Agostino Depretis

From Wikipedia, the free encyclopedia
Jump to: navigation, search
Agostino Depretis
Agostino Depretis.jpg
9th Prime Minister of Italy
In office
29 May 1881 – 29 July 1887
Monarch Umberto I
Preceded by Benedetto Cairoli
Succeeded by Francesco Crispi
In office
18 December 1878 – 14 July 1879
Monarch Umberto I
Preceded by Benedetto Cairoli
Succeeded by [Benedetto Cairoli
In office
25 March 1876 – 24 March 1878
Monarch Victor Emmanuel II
Umberto I
Preceded by Marco Minghetti
Succeeded by Benedetto Cairoli
Personal details
Born (1813-01-31)January 31, 1813
Stradella, Lombardy, Kingdom of Italy (Napoleonic)
Died July 29, 1887(1887-07-29) (aged 74)
Stradella, Lombardy, Kingdom of Italy
Political party Historical Left

Agostino Depretis (31 January 1813 – 29 July 1887) was an Italian statesman. He was the Prime Minister of Italy for several times between 1876 and 1887.

Early life[edit]

Depretis was born at Bressana Bottarone, near Stradella, now in the province of Pavia (Lombardy). From early manhood he was a disciple of Giuseppe Mazzini and affiliated with the La Giovine Italia. He took an active part in the Mazzinian conspiracies and was nearly captured by the Austrians while smuggling arms into Milan. Elected deputy in 1848, he joined the Left and founded the journal Il Diritto, but held no official position until appointed governor of Brescia in 1859.[1]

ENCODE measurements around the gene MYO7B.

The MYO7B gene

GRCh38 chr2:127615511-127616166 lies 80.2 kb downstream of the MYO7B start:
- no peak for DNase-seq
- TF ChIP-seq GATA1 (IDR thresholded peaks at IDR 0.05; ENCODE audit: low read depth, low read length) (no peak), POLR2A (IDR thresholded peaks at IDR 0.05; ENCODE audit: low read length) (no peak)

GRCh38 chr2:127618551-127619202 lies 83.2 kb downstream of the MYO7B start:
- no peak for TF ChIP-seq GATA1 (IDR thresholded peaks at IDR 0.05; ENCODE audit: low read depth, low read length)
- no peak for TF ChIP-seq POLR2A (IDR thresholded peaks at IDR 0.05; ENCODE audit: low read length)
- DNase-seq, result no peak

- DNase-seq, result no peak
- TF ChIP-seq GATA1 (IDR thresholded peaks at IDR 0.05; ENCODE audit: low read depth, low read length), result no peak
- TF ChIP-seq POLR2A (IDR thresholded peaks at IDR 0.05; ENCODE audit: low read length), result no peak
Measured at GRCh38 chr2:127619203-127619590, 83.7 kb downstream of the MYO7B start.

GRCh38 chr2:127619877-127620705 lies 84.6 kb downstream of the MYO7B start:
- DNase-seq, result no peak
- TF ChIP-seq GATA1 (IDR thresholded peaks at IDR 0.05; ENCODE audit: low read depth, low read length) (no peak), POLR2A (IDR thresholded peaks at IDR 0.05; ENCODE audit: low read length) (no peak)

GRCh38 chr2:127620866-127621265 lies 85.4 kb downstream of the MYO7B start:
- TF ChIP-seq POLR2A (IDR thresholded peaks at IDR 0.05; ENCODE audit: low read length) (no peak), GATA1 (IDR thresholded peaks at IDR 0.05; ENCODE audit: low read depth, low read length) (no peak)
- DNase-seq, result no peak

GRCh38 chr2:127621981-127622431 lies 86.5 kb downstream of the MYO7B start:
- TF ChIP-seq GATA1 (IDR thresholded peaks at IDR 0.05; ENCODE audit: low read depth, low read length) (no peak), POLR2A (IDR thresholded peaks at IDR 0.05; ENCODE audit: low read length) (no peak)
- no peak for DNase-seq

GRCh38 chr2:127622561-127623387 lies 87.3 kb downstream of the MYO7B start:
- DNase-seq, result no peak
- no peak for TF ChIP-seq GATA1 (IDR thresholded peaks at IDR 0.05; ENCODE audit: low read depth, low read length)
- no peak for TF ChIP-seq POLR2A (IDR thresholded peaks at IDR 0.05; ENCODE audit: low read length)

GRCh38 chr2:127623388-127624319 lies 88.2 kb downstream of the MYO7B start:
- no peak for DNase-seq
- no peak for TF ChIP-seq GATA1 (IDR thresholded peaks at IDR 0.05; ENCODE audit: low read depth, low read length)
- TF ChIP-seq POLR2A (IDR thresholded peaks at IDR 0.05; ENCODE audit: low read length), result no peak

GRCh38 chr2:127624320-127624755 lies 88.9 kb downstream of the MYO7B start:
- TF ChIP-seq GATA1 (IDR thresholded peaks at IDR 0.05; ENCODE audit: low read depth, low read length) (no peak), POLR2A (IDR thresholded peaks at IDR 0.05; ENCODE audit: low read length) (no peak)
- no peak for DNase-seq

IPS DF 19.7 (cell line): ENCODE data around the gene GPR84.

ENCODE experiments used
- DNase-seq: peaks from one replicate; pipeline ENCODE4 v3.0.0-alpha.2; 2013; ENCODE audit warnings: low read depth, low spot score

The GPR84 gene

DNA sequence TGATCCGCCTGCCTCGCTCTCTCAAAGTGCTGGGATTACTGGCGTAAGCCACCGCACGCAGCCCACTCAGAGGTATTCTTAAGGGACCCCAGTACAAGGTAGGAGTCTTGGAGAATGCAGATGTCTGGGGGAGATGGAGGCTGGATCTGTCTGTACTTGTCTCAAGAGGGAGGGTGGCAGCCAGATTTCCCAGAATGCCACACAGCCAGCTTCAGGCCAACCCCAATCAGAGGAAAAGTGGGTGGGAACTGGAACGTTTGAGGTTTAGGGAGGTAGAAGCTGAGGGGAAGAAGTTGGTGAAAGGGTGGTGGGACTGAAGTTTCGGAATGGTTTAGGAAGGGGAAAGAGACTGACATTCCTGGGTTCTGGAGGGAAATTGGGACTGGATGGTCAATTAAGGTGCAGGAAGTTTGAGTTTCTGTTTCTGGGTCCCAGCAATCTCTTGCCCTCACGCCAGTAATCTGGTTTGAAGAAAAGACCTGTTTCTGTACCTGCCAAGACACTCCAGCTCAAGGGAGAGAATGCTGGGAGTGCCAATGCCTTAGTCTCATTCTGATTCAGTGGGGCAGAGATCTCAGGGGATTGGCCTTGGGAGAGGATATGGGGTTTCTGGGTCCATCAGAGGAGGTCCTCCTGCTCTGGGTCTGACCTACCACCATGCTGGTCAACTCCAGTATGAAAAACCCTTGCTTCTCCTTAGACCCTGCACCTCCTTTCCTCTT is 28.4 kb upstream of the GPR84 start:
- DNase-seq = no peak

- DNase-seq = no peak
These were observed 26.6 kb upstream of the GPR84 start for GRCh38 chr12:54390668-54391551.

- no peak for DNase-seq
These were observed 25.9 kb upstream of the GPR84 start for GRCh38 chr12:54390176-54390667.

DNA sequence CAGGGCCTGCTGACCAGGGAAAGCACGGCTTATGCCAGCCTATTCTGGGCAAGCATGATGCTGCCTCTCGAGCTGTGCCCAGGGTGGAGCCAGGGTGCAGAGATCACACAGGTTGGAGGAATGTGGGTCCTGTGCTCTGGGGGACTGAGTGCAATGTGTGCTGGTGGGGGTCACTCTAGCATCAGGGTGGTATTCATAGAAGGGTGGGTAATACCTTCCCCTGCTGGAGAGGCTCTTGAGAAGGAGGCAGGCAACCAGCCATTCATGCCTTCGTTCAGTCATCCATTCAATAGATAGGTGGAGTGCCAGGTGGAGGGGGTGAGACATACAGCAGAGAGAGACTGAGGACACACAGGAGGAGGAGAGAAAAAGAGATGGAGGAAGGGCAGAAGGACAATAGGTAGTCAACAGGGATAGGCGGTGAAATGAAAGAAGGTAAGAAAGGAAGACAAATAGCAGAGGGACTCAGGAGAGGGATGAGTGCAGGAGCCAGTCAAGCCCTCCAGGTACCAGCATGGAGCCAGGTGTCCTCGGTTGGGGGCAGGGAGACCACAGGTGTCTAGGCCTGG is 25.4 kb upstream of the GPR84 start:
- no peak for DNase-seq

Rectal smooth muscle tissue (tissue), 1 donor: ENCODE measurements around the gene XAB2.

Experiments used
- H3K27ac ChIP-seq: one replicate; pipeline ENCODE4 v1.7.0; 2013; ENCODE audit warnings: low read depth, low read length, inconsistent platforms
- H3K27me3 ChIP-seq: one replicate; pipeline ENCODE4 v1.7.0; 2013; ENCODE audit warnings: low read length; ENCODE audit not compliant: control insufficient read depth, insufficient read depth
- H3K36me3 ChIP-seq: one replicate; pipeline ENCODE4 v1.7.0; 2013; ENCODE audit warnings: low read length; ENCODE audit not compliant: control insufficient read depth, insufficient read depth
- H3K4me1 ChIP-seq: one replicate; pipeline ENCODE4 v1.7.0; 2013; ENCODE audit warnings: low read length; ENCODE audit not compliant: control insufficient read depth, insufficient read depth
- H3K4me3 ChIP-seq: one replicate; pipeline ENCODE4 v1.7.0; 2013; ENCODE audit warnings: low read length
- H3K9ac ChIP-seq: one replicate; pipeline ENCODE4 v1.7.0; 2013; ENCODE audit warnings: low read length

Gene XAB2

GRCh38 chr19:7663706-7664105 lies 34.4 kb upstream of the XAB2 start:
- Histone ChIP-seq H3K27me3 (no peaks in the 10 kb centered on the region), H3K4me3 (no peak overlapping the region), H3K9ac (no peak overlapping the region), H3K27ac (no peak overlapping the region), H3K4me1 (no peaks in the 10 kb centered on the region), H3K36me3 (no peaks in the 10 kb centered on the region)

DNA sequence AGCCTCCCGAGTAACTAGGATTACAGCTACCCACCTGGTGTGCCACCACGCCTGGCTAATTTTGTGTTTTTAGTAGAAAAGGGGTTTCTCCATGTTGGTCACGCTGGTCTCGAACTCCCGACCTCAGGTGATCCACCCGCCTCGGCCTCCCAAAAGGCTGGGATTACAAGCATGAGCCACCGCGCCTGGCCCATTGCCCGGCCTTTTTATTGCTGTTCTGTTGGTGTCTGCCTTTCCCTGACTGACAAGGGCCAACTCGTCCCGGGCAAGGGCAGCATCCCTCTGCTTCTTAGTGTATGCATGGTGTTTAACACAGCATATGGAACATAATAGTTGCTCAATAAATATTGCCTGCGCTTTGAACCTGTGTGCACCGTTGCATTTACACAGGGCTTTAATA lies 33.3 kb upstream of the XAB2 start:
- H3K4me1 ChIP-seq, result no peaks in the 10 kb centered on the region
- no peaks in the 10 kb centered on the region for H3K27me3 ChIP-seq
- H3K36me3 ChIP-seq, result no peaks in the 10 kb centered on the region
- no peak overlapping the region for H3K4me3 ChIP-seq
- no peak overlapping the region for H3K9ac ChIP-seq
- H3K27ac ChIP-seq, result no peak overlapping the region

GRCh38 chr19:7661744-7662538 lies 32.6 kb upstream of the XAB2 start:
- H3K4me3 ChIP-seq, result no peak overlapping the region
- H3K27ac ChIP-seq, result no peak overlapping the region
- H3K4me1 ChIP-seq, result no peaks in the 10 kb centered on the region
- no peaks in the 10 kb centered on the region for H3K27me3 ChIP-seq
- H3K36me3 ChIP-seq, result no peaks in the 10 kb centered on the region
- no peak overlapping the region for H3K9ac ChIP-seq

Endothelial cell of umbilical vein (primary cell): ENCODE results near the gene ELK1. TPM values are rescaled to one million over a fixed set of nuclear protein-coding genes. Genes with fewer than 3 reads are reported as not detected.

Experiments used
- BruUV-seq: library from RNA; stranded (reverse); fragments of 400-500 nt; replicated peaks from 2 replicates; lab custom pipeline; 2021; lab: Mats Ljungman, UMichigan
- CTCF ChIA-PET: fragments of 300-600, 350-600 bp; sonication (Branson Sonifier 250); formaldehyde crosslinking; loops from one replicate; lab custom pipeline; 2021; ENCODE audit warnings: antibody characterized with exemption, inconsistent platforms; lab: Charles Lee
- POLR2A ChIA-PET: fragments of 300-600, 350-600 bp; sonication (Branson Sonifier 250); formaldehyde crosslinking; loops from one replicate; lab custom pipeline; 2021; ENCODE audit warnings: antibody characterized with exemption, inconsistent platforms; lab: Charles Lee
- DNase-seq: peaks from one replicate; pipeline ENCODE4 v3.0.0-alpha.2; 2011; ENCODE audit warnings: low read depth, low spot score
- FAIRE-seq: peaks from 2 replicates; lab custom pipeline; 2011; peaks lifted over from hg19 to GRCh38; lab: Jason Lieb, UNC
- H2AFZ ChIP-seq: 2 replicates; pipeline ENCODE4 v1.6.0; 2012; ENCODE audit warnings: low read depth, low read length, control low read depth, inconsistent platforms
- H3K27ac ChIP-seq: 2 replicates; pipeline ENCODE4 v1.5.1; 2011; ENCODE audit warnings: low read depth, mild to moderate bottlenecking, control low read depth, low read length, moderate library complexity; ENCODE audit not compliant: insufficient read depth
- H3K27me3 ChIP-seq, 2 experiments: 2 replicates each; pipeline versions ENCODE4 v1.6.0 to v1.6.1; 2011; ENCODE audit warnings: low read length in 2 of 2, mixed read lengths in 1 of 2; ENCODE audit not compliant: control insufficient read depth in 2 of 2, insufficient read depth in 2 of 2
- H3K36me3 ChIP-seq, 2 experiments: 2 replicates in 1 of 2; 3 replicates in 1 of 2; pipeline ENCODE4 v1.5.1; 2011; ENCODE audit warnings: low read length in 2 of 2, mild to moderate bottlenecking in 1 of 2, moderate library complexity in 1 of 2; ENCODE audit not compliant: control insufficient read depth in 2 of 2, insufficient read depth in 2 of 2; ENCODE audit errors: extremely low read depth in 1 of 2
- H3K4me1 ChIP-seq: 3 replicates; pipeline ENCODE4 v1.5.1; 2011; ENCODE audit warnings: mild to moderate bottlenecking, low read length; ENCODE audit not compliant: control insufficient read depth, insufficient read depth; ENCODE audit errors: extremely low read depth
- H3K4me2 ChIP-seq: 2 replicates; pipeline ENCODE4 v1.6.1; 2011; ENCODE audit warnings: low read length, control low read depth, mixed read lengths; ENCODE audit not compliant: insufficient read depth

In 1860 he went to Sicily on a mission to reconcile the policy of Cavour (who desired the immediate incorporation of the island in the kingdom of Italy) with that of Giuseppe Garibaldi, who wished to postpone the Sicilian plebiscite until after the liberation of Naples and Rome. Though appointed pro-dictator of Sicily by Garibaldi, during the dictatorial government, he failed in his attempt.[1]

In government[edit]

Accepting the portfolio of public works in Urbano Rattazzi's cabinet, in 1862, he served as intermediary in arranging with Garibaldi the expedition that ended disastrously at Aspromonte. Four years later, on the outbreak of war against Austria, he entered the Ricasoli cabinet as minister of navy,[1] and there he insisted with admiral Carlo Persano on the attack against the island of Lissa—as a revenge for the Italian defeat of Custoza. But he also refused to give to admiral Persano detailed orders about the expedition in the Adriatic Sea against the fleet led by Wilhelm von Tegetthoff.[citation needed] His apologists contend, however, that, as an inexperienced civilian, he could not have made sudden changes in naval arrangements without disorganizing the fleet, and that in view of the impending hostilities he was obliged to accept the dispositions of his predecessors.[1]